History thermodynamics

In hmolscience, history thermodynamics, a branch of human thermodynamics, the science or subset of history that uses thermodynamic logic and laws to better understand both the past and future of the human race. [1]

Overview
In the 1890s to 1900s, American historian and lawyer Brooks Adams and his brother American historian Henry Adams, began to give a basic outline of thermodynamics used to understand historical events. [2]

In 1918, American historian William Thayer, in commentary on the Adams brothers work, gave an excellent surmise of this field: [5]

“The time may come when human affairs may be described no longer by words and sentences, but by a system of symbols or notation similar to those used in algebra or chemistry … then it may be possible to invent a common formula for thermodynamics and history.”

In commentary on Adams' proposal for a thermodynamic analysis of history, Adams' friend American psychologist William James, the forefunner to the development of William James Sidis, argued against determinism and physicalism stating that “the ‘second law’ is wholly irrelevant to ‘history’—save that it sets a terminus—for history is the course of things before the terminus.” [4]

In 1952, English physicist Charles Galton Darwin, in his book The Next Million Years, used of statistical thermodynamics to conceive of or predict humankind's future, in outline. [3]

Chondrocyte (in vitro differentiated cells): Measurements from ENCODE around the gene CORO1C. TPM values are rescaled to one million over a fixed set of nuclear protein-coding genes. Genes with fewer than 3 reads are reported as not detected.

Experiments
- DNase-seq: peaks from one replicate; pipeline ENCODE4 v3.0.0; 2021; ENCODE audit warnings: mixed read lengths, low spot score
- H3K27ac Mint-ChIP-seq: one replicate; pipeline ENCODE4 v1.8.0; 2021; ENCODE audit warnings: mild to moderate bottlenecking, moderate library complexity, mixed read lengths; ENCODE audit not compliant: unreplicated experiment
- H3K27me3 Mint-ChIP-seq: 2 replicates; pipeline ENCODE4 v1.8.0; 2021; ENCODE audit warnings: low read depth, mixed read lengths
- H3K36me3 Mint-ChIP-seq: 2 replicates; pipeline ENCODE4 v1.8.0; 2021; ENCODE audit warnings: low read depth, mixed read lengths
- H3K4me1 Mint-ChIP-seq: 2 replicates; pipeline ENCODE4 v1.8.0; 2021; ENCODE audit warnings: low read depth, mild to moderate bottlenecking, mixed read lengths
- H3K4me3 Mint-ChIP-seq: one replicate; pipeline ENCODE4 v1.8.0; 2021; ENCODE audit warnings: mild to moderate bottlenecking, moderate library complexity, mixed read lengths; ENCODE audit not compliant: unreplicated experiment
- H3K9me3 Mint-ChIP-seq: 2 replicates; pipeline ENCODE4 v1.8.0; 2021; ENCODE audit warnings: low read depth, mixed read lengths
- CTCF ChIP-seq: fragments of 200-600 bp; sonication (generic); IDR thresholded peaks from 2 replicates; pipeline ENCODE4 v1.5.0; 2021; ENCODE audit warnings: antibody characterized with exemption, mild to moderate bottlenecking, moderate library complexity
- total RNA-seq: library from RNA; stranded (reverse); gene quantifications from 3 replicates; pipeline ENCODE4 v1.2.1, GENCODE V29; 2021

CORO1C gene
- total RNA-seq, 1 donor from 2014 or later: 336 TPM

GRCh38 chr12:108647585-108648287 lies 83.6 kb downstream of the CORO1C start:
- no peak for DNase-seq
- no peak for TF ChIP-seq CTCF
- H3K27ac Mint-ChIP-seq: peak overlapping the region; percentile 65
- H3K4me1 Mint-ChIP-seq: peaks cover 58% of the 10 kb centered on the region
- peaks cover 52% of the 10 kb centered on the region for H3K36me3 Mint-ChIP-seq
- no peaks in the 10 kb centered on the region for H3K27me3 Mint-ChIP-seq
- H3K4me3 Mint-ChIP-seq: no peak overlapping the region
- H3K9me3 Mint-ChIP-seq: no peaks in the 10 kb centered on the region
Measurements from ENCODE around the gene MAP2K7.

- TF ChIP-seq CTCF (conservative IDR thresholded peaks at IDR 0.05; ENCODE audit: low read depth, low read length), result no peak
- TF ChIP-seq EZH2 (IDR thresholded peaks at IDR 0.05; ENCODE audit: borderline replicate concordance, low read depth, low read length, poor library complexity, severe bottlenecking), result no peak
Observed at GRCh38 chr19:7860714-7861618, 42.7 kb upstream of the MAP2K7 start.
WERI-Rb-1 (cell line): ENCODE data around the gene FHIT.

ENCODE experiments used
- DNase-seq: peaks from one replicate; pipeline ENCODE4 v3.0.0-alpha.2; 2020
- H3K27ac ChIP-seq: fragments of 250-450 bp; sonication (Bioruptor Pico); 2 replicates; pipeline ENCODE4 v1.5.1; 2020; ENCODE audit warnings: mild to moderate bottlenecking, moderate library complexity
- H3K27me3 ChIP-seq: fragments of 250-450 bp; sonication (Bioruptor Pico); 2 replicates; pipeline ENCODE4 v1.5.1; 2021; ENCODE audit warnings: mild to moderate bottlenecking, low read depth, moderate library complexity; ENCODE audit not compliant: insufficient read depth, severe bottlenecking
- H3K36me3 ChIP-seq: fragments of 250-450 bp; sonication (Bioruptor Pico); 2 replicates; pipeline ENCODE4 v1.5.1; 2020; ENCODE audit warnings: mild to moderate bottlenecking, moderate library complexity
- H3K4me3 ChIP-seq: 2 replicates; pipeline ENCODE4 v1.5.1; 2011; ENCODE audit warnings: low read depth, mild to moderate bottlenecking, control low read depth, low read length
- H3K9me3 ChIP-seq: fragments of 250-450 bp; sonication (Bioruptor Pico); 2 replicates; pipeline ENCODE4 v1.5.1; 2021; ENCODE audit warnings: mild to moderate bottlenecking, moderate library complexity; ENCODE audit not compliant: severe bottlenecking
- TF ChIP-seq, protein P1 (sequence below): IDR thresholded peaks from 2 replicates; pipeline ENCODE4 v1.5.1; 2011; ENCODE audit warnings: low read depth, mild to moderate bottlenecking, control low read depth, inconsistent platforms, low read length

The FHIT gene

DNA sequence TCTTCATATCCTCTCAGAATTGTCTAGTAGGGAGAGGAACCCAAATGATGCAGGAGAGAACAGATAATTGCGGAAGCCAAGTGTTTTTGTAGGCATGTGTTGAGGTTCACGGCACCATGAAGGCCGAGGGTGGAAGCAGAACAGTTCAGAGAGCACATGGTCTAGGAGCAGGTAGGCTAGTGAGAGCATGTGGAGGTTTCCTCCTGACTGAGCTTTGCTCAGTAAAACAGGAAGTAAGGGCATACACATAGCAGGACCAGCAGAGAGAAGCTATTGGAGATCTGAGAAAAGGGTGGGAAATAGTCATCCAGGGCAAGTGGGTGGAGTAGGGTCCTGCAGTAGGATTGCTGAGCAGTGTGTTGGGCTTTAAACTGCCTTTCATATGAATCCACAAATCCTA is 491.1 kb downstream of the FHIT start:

Reference
1. Chin, Lawrence. (2006). A Thermodynamic Interpretation of History - a theory of the cosmic origins of power, gender relation, and modernity. A Working Paper.
2. (a) Adams, Henry. (1910). A Letter to American Teachers of History, (pg. 199). Google Books, Scanned PDF. Washington.
(b) Burich, Keith R. (1987). “Henry Adams, the Second Law of Thermodynamics, and the Course of History. Journal of the History of Ideas, Vol. 48, No. 3 (Jul. - Sep.), pp. 467-482.
3. Darwin, Charles G. (1952). The Next Million Years (pg. 26), London: Rupert Hart-Davis.
4. Browning, Don S. (1980). Pluralism and Personality: William James and Some Contemporary Cultures of Psychology, (pg. 35). Bucknell University Press.
5.
Thayer, William R. (1921). “Vagaries of Historians”. Annual Report of the American Historical Association (pgs. 77-88, esp. pgs. 80-84). G.P.O.

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